Mr Stack's obligation is to comply with the law that exists. Not the law he personally believes exists, or that some other non-responsible party has asserted exists. In this respect, his obligation is precisely the same as every other person bound by law of any kind. He was in no way punished for "reliance on the very law he was supposed to know." He suffered the consequences of insisting that the law he was supposed to obey was one he made up based on legal materials he did not understand.

An Irreconcilable Tension

Mr. Stack’s case provides a compelling example of how the two doctrines can come sharply to a head: how can a person be expected to know the law to the letter, but then be punished for relying on the same? In his case, strict reliance on the law is nonetheless illegal (at least according to one “interpretation”). In such a case, the only way a truly informed person can be expected to conform in the “correct” standard must be in knowing that his actions were somehow “wrong”. There are also instances when a person is found guilty of an expanded or new law when he should reasonably have expected that it would be expanded- thus, he has “notice” in that he should have known.

This is wrong, fundamentally, for the reasons I just stated.

Inconsistent Decisions

Some cases shed light on this tension between an obligation to know the law and reliance on the law, and there are inconsistencies in how the law expects us to act. In Bryan v. United States, the defendant had to know that his conduct was unlawful, but not the existence of the statute with which he was charged, to be convicted. Evidence suggested that he knew his behavior was unlawful (he shaved off guns’ serial numbers, for instance), and it was in acting with an “evil-meaning mind” that he was found guilty. In Liparota v United States the defendant had to know the existence and meaning of the law his act violated. In Lambert v. California the court held that the defendant had to have known of her duty to register as a felon to be convicted for failure to do so; State v. Bryant, on the other hand, held that the defendant should have inquired into the law, and as such was convicted. United States v. Dauray and Keeler v. Superior Court both found against construing laws such that they would lead to convictions, where it would not be “fair notice” to do so. In contrast, Rogers v. Tennessee held that despite defendant’s actions being subject to a law that would preclude a murder charge, he should have known that the law was changing in other jurisdictions, and thus should have expected his actions to be unlawful.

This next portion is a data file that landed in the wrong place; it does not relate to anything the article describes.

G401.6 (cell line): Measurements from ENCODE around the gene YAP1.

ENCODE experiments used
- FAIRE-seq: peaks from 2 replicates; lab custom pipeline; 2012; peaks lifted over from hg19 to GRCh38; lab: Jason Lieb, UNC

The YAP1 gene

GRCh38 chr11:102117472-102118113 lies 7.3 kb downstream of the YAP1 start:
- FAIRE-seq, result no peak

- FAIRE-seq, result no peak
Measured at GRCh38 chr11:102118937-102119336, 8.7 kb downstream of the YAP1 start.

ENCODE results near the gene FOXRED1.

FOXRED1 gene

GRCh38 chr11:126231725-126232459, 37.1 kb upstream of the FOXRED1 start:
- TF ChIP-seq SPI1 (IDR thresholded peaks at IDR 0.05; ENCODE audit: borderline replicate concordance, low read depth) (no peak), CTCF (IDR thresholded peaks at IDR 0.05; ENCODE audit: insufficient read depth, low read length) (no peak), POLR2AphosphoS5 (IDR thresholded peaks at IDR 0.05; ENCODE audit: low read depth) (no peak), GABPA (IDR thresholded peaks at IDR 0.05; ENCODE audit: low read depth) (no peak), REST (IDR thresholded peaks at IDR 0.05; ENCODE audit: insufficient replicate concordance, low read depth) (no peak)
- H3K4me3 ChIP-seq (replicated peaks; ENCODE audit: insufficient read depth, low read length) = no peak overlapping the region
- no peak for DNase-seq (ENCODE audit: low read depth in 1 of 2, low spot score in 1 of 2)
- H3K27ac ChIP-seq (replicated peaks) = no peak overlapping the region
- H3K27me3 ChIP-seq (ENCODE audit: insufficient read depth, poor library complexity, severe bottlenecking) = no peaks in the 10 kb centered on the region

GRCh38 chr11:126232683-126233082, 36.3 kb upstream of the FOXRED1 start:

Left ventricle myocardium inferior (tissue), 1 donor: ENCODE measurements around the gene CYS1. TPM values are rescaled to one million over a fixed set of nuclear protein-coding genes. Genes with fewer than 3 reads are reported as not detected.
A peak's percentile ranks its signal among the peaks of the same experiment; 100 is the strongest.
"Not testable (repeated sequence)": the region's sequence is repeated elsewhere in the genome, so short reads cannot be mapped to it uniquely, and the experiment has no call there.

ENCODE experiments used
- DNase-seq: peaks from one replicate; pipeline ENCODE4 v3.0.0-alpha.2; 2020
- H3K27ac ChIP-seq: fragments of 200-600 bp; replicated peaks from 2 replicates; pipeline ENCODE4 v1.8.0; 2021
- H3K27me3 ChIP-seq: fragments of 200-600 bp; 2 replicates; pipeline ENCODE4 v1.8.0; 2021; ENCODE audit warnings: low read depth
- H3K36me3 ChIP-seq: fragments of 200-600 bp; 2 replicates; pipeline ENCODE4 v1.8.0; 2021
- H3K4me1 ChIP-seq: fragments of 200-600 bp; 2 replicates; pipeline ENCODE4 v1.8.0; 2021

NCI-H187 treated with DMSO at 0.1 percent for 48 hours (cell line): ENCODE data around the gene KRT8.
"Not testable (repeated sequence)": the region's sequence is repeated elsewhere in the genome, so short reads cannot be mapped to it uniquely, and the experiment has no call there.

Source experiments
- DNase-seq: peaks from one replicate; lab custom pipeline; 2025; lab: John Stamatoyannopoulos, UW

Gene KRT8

This is a quick and to some extent reliable summary of cases to be found in a criminal law casebook, but it doesn't make the necessary distinctions, between, for example, the authoritative construction of a statute to include a scienter requirement in the definition of an offense, and the determination that a statute is void for vagueness. In the first case, the issue is whether the legislature intends that only parties who have actual knowledge of predicate facts can be liable (must you actually know that the feather you are selling comes from a bald eagle?) In the second, the issue is instead whether—by a standard of judgment having nothing to do with any individual's actual mental states—it would be adequately evident to a trained reader what conduct the law actually forbids. Moreover, these are all issues of criminal liability, an area in which the rules confining the state are particularly restrictive, and in which individual cases near any boundary should be decided in favor of the defendant. That in itself would ensure "inconsistent" decisions from the point of view of a casebook, a law professor of the usual unimaginative stamp, or a professionally unimaginative collection of law professors, such as the American Law Institute. Given, however, that courts do not actually resolve all factually close cases in favor of the defendant, "inconsistency" is even more an attribute of the appellate record on matters of criminal doctrine. So?

The Legal Fiction of Knowledge of the Law: Conclusions

What can be drawn from these inconsistent decisions? The law holds us to a double standard in which sometimes we are expected to know the law, and other times are punished for reliance.

That's the original assertion repeated, but the argument advanced didn't actually demonstrate it (unless "sometimes" means nothing stronger than "cases are sometimes decided wrongly"). And some of the arguments on which you relied are themselves legally wrong.